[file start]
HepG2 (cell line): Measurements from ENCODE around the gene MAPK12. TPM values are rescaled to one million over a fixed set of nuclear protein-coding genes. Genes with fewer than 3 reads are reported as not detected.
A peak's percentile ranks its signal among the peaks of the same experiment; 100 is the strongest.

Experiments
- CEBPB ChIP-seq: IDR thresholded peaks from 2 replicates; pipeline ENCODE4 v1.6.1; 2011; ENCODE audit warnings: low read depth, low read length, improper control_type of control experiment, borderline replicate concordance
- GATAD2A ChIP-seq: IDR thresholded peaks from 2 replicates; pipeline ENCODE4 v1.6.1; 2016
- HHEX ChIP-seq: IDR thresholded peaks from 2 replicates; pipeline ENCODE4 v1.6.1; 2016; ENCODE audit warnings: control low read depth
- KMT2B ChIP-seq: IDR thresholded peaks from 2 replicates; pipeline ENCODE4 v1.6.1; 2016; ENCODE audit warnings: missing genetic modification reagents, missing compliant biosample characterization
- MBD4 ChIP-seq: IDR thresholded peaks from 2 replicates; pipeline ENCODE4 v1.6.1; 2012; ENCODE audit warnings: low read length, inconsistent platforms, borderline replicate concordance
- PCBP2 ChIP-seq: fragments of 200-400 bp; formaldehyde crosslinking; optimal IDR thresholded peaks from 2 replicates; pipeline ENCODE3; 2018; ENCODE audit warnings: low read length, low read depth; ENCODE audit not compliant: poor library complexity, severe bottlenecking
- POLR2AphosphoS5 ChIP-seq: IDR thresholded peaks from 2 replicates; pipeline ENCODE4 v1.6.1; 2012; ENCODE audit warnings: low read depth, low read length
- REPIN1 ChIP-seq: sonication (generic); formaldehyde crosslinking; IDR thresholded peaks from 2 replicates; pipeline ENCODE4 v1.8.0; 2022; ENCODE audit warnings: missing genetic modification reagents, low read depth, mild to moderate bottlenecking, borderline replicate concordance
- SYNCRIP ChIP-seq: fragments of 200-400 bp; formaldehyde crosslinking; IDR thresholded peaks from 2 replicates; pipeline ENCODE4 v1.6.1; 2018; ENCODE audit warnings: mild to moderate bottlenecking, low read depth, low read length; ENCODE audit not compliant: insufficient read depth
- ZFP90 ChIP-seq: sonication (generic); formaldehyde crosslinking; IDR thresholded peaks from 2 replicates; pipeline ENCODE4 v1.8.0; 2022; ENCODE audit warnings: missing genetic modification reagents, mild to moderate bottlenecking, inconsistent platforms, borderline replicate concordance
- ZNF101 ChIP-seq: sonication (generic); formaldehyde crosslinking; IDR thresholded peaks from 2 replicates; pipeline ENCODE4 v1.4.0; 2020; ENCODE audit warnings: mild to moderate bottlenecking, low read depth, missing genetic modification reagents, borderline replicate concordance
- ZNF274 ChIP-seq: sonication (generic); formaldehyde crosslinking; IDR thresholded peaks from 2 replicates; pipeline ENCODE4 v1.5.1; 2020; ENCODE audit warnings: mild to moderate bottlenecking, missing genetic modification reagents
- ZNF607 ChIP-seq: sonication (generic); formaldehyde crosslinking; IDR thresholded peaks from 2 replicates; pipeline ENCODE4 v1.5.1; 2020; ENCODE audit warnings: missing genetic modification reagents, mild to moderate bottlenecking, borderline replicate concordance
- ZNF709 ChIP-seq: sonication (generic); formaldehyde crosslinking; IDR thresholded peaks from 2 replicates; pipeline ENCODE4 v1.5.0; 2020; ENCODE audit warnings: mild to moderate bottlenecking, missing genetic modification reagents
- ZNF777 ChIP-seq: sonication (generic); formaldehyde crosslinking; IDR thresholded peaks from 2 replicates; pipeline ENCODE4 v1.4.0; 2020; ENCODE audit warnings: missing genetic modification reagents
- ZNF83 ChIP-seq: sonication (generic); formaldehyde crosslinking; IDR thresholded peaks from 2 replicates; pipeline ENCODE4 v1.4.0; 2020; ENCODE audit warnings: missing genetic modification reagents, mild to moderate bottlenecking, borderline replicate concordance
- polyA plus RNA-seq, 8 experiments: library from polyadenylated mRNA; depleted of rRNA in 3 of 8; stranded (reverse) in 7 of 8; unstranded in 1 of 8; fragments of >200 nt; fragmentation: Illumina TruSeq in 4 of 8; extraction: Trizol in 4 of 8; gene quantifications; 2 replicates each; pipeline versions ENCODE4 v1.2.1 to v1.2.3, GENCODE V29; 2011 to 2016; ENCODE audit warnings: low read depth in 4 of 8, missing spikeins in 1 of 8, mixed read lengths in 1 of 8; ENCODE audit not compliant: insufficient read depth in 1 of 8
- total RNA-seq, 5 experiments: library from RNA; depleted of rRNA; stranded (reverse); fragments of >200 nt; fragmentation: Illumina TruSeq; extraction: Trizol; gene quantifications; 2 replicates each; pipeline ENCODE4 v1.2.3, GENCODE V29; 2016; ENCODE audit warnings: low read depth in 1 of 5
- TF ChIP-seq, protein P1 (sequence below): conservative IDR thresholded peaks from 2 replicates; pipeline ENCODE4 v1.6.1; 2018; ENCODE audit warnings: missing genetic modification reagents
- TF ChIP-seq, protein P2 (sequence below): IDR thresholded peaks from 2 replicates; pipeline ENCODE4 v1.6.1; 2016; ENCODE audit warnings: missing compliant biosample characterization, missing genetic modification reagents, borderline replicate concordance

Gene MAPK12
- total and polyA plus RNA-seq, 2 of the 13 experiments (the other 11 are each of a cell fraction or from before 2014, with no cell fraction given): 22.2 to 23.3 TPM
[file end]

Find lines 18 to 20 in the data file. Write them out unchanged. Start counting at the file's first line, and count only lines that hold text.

- ZNF777 ChIP-seq: sonication (generic); formaldehyde crosslinking; IDR thresholded peaks from 2 replicates; pipeline ENCODE4 v1.4.0; 2020; ENCODE audit warnings: missing genetic modification reagents
- ZNF83 ChIP-seq: sonication (generic); formaldehyde crosslinking; IDR thresholded peaks from 2 replicates; pipeline ENCODE4 v1.4.0; 2020; ENCODE audit warnings: missing genetic modification reagents, mild to moderate bottlenecking, borderline replicate concordance
- polyA plus RNA-seq, 8 experiments: library from polyadenylated mRNA; depleted of rRNA in 3 of 8; stranded (reverse) in 7 of 8; unstranded in 1 of 8; fragments of >200 nt; fragmentation: Illumina TruSeq in 4 of 8; extraction: Trizol in 4 of 8; gene quantifications; 2 replicates each; pipeline versions ENCODE4 v1.2.1 to v1.2.3, GENCODE V29; 2011 to 2016; ENCODE audit warnings: low read depth in 4 of 8, missing spikeins in 1 of 8, mixed read lengths in 1 of 8; ENCODE audit not compliant: insufficient read depth in 1 of 8